Obama's deal with Iran? Not tough enough, scrapped it. Trump meets with Kim Jong-un? Wasn't tough enough on him, based on how he was roundly mocked on social media. Trump sure talked tough, with all that "unleashing fire and fury" stuff, but when it came time to meet face to face? Didn't start World War III AT ALL. Weak. WEEEEAK.
And we already know that liberals apparently want a president who angrily sneers at Putin throughout their entire meeting, because that's tough and presumably effective-esque. We also know that there is no such thing as a transaction in which both parties benefit -- like, say, if one country wanted food in exchange for money, and another country wanted money in exchange for their food. No, everything is a war, everyone is either a winner or a loser, and the winner is the one who got TOUGH.
Popular Culture Isn't Helping This Shit
Pop culture is fun because it shows us the world the way we wish it was -- which by definition means the world isn't like that, but then the fantasy becomes so pervasive that we come away thinking it totally does. We want to believe that even complicated problems can be solved by the right amount of punching, so 95 percent of our movies and TV series show us a world in which that's how it works, and then we all grow up expecting the same out of real life. The caveman part of our brains wants "getting tough" to work, so we sit around and tell each other it does.
That's why blockbusters routinely feature plots that contrast out-of-touch, say-everything-but-do-nothing bureaucrats with our protagonist, a badass DOER who finally takes some motherfucking ACTION. Braveheart? He's tired of these wormy nobles squabbling over useless shit like "laws" and "treaties." He knows that bursting into a guy's bedroom, smashing his face with a mace, then jumping out the window onto a horse is the only way anything ever gets done in this world. It's literally how Amazon was founded.
Every cop movie is about one guy or two partners breaking orders from their chief and the entire corrupt freakin' SYSTEM to get RESULTS. Air Force One is the story of a president who FINALLY gets shit done, breaking Russian Gary Oldman's neck with his own parachute straps. At the end of The Untouchables, Elliot Ness is about to arrest Frank Nitti, then has second thoughts and triumphantly chucks him off a roof instead. All of this is way more satisfying and way more immediately gratifying than, say, a movie wherein some DA breaks down a line graph of the taxpayer cost per inmate of nonviolent offenders.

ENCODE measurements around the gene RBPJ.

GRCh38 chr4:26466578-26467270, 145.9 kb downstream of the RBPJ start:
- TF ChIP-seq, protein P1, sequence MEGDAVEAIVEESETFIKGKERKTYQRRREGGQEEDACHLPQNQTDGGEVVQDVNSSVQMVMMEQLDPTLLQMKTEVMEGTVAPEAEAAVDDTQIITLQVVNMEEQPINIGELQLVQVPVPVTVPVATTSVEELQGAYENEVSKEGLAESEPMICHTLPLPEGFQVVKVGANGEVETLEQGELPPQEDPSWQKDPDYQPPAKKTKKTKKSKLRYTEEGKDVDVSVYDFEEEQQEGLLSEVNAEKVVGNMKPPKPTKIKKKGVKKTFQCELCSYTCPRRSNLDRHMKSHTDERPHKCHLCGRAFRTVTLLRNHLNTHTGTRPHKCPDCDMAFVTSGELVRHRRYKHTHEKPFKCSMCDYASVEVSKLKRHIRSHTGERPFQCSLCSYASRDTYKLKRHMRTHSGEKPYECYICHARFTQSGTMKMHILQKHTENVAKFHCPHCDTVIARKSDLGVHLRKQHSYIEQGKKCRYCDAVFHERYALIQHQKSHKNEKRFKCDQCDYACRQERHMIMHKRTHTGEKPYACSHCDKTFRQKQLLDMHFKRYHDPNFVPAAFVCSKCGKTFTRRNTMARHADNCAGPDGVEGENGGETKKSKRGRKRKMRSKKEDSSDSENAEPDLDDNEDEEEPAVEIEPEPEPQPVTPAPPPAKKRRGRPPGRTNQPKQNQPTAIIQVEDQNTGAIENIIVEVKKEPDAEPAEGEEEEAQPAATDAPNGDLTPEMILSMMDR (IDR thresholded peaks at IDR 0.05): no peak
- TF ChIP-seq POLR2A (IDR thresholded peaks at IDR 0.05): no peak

Making laws is boring. Seeing the effects of those laws is boring and abstract and takes forever, and it looks awful in widescreen. Big rooms of government officials talking about problems is always movie shorthand for "talkative cowards who are too afraid to take REAL action." Thus, it really is hard to imagine a group of politicians or UN ambassadors talking about reducing carbon emissions as "being tough" on anything ... even though in reality, they're standing up to some of the most powerful groups that have ever existed on earth.
At Some Point, The Cult Of Toughness Serves Only Itself
Maybe the weirdest and worst part of all this is that even if we offer hard evidence that you can, say, more effectively fight crime with better schools, jobs, and mental health services, that would still get rejected by a certain chunk of the population because that's not "getting tough." In other words, getting tough is its own goal. It's like the crime-free future of Demolition Man, which is treated as a dystopia because in the course of creating their peaceful Utopia, they'd lost their toughness. Who wants that?
It's a dumb, destructive, self-sustaining cycle in which we all congratulate each other for giving in to our most mindless impulses. This is a problem, because it turns out we live in a complex world in which it's actually common to encounter problems that cannot be resolved with a thrown brick. We need to untether ourselves from this inherent bias in our discourse whereby we've all collectively accepted that the only sign of political courage is a promise to do more of the same, but angrier this time.
If you think you're so tough, get a set of watercolors and prove it.